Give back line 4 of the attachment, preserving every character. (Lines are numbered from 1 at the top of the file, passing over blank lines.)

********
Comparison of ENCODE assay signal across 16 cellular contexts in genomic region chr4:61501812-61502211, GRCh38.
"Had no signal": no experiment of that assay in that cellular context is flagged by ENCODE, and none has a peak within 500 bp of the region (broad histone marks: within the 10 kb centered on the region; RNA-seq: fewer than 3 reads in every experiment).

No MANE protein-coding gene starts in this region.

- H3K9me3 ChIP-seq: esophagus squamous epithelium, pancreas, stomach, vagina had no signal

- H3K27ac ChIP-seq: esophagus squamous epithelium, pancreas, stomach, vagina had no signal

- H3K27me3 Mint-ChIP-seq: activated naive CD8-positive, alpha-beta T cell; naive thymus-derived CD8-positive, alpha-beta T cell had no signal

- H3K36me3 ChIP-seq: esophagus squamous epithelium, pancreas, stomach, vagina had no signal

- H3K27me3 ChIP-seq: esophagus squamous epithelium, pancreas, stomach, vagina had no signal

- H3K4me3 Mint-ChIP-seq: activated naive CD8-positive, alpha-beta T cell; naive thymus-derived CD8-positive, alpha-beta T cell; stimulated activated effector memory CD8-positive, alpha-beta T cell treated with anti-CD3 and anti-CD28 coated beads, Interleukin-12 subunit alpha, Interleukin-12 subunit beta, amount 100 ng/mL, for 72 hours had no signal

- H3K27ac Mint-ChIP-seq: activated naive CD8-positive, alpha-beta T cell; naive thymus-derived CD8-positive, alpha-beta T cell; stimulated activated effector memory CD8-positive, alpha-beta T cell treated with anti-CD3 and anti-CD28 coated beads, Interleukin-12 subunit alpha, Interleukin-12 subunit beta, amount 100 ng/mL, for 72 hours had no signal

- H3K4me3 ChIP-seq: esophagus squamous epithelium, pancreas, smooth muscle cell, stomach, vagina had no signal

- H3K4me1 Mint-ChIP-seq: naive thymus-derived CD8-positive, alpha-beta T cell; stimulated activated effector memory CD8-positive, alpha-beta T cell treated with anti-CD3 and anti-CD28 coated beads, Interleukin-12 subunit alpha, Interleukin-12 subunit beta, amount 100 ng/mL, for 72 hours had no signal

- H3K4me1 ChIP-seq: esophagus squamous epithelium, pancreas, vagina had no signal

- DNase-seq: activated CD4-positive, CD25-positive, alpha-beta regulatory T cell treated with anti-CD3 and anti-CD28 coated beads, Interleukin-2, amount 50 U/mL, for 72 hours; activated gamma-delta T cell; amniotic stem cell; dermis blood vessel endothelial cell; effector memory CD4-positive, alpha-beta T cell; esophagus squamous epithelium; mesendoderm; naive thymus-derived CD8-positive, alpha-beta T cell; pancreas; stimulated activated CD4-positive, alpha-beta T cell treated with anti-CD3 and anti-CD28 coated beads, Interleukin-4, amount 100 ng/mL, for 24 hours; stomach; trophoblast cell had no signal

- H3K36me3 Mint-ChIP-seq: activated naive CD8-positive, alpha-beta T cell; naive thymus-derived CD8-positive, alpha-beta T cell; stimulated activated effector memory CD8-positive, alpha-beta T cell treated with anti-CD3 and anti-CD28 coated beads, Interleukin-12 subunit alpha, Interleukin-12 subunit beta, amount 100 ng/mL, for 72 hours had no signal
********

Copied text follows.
- H3K9me3 ChIP-seq: esophagus squamous epithelium, pancreas, stomach, vagina had no signal